This light is the 3. light with 8 AA cells from Fenix, this time the light is using the XM-L led (The other where MC-E and 3xXP-G). The light has four brightness settings and two flashing settings, controlled with two electronic side switches. The light is made of aluminum with hard-anodized (Type 3) finish.
The light is supplied in a plastic box with cardboard wraparound.
The box contains the light, a lanyard, two spare o-rings, a warranty card and the manual.
The light has a large smooth reflector with a XM-L led in the center, as can be seen in the beamshots this reflector does give the light a very good throw.
The head has some flat surfaces that prevent the light from rolling. Around the led there is a heatsink to help radiate up to 11 watt of heat.
Behind the heatsink is the two switches, one for on/off and selection between steady light or flashing modes, the other switch to select brightness level or flashing mode. The switches are electronic, this means that the light will have a small standby current drain.
The head has a good quality thread with an o-ring for connect to the body. The backside of the head has the connection to the battery carrier, this is a solid construction with a circuit board that is reinforced with metal where the springs from the carrier connects.
The body is covered with a checkered pattern and on the squares there are small ridges, this gives a good grip on the light.
The tail has holes for the lanyard and allows tail standing of the light. Inside the tailcap there is no connections, the body of this light does not carry any current. The tailcap is mounted with good quality square threads. There is also an o-ring to make the light weatherproof.
The light uses a battery carrier for 8 AA batteries. They are connected as two strings of 4 batteries.
The carrier uses springs for connection to the light, both + and - are at the front end, the back of the carrier does not carry any power.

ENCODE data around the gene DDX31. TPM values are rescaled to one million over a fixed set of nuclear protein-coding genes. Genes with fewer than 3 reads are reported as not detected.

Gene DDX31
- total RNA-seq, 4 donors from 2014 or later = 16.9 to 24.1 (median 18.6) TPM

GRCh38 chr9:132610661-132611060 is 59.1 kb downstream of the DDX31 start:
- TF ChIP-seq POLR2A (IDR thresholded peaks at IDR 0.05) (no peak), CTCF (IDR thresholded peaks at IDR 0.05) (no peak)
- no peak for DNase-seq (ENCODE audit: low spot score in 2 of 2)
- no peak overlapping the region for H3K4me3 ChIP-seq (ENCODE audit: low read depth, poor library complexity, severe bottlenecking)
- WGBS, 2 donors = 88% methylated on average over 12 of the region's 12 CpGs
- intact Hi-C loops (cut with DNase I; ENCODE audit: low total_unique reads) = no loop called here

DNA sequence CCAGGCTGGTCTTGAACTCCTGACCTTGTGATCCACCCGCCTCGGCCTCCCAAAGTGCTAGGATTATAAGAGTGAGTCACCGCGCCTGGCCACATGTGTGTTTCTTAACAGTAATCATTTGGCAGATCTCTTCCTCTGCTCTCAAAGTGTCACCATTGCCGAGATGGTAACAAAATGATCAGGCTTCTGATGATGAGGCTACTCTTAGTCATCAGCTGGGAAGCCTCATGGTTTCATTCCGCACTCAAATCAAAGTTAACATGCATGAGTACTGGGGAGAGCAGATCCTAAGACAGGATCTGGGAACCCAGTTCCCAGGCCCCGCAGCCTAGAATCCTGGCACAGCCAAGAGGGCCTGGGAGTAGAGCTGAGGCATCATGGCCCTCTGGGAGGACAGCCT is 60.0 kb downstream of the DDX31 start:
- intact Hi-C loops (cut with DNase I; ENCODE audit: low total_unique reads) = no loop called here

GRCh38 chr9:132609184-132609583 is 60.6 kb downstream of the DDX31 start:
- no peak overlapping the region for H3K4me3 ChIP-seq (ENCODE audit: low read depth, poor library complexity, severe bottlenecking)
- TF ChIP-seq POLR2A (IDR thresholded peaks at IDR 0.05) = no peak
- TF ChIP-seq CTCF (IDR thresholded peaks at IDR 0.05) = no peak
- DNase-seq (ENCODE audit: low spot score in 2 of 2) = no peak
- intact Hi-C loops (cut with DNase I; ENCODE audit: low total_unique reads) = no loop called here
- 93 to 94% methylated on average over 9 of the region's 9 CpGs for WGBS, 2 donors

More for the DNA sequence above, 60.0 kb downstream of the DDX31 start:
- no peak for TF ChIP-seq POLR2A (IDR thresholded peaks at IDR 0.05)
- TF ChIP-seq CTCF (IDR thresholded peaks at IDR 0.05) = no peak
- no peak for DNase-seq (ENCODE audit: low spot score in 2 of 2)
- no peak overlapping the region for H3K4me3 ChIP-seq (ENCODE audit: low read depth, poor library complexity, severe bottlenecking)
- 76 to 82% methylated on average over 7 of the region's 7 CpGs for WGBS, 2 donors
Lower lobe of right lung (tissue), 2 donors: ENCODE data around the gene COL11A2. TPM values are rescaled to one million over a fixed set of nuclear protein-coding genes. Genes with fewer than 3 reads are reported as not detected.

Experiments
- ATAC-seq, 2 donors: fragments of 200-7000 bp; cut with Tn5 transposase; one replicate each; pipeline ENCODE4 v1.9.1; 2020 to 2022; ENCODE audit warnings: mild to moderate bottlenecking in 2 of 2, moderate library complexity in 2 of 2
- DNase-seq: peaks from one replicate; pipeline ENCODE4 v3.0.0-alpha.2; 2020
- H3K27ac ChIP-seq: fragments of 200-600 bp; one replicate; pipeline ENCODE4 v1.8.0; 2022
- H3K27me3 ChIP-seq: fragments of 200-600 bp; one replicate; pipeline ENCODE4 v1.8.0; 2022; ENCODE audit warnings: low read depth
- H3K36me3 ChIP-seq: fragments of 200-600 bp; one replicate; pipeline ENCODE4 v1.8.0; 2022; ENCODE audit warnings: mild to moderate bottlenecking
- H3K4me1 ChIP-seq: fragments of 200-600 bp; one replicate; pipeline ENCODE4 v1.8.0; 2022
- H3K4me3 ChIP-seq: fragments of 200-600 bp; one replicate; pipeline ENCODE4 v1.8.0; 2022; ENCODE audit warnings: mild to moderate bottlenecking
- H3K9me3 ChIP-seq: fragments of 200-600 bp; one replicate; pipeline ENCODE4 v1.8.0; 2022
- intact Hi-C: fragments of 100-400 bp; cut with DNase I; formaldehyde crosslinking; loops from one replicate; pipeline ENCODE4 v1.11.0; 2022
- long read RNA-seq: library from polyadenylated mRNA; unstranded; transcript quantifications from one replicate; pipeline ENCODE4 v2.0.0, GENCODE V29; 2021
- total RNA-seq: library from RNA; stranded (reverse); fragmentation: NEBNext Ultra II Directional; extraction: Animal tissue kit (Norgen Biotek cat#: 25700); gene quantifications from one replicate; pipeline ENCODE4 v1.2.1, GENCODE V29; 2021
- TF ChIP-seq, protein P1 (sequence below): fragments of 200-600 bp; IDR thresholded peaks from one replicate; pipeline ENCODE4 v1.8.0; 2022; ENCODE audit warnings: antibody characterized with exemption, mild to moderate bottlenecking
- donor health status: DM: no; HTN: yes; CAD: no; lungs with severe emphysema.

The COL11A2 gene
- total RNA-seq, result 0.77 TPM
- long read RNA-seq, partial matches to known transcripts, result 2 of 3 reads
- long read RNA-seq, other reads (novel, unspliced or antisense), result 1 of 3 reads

The carrier has mechanical polarity protection at the plus pole.
Here are all the parts of the light.
This upgrade to the TK40 has higher output and is more focused, making it a good thrower. The side switches is easy to use in an underhand grip and Fenix has also reduced the standby draw to a more acceptable level. With these improvements I believe it is a good update and a good light for people that want to use standard batteries (instead of LiIon).
Technical specification and measurements
The light can work with alkaline, lithium and NiMH batteries and needs 8 cells (Fenix does approve of lithium in this light and recommend NiMH).
Measured size and weight:
Length: 215 mm
Diameter: 40 to 62.6 mm
Weight: 527 gram with eneloop
The light uses a Cree XM-L led.
In the above table I have collected all modes. I have also included off as a mode, because the light uses a small amount of power. All the estimated runtimes are with eneloop batteries. The estimated lumen are scale from the specified maximum and shows that high and med settings are close to specification. The brightness is a relative measurement from a lux meter or a light sensor (For flashing modes).
All the values are measured at 4.8 volt.
The voltage sweep shows a light with very good stabilizing down to 3.7 volt. The "funny" looking curve at 3.7 volt is my equipment that has some problems with the fast reduction in current draw.
With high the stabilization works down to 3.3 volt and my equipment does also has some problems here.
Medium stabilizes down to 3 volt.
Low can stabilizes down to 2.7 volt.
The good stabilization gives a very flat runtime curve, when the batteries are nearly empty the light drops out of stabilization and can keep a low brightness for a long time.
The strobe changes between 6.8 hz and 15.8 hz with two seconds of each.
The sos uses a 0.35 sec unit and it takes 11.6 second to transmit one sos, the pause between is 2.5 second.
Comparison to other Flashlights
Fenix TK40, Fenix TK41, Fenix TK45
Fenix LD40, Sunwayman M40A, Olight M31 Triton
For the full comparison to other lights with graphs and beamshots see here